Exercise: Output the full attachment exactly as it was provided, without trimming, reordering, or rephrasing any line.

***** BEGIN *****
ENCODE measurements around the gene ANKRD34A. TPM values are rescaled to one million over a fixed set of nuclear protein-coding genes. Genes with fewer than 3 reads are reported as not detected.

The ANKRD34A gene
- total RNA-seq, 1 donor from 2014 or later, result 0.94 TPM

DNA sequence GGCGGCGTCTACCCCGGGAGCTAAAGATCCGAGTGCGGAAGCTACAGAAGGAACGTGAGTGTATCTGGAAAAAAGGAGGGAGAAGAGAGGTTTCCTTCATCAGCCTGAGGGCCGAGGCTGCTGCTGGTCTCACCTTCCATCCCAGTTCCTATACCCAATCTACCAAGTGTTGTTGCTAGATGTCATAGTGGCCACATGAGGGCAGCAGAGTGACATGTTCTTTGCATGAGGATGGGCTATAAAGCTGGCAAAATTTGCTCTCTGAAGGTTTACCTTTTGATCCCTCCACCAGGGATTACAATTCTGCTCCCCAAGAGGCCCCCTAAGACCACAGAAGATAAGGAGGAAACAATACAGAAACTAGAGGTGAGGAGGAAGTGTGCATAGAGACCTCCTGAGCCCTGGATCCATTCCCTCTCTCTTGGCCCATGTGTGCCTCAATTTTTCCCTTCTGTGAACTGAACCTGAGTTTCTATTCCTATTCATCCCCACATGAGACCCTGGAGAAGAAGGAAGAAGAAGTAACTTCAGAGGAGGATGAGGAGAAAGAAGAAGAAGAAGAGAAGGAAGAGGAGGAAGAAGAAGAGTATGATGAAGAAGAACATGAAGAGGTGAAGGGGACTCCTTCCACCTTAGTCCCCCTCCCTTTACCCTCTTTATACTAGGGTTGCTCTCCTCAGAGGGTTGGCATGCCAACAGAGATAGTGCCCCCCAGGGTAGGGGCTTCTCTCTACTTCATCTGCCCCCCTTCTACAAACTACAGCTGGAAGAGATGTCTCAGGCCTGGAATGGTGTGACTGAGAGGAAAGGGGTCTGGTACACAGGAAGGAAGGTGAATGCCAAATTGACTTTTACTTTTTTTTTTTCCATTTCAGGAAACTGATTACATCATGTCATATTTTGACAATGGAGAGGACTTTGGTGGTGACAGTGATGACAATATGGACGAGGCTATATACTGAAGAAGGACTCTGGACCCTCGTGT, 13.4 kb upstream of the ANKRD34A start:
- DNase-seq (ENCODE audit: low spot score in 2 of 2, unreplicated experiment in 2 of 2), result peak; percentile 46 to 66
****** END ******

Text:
ENCODE measurements around the gene ANKRD34A. TPM values are rescaled to one million over a fixed set of nuclear protein-coding genes. Genes with fewer than 3 reads are reported as not detected.

The ANKRD34A gene
- total RNA-seq, 1 donor from 2014 or later, result 0.94 TPM

DNA sequence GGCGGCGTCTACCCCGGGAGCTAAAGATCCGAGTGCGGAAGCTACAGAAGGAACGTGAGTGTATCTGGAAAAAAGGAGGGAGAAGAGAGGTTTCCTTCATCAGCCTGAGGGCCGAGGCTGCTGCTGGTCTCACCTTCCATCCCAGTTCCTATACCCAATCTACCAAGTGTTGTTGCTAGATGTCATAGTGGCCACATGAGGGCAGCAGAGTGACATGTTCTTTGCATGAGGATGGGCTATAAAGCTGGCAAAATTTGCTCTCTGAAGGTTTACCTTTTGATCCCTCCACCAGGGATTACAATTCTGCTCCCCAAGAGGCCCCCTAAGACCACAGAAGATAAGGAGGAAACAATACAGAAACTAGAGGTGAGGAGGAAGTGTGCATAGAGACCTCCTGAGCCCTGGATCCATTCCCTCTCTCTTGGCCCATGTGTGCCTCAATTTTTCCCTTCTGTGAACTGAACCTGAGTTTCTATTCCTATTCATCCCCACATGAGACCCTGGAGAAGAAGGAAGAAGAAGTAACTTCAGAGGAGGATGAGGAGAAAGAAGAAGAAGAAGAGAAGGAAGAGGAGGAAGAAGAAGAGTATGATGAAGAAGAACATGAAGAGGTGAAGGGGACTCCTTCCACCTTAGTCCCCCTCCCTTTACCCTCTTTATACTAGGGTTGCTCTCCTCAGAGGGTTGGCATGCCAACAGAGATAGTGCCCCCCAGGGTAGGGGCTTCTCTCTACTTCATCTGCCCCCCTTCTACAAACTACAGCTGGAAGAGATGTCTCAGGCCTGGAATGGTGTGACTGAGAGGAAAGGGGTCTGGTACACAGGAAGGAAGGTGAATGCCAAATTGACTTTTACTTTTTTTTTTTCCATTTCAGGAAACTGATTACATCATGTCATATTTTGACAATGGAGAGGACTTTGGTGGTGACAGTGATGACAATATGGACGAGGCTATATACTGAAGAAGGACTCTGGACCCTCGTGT, 13.4 kb upstream of the ANKRD34A start:
- DNase-seq (ENCODE audit: low spot score in 2 of 2, unreplicated experiment in 2 of 2), result peak; percentile 46 to 66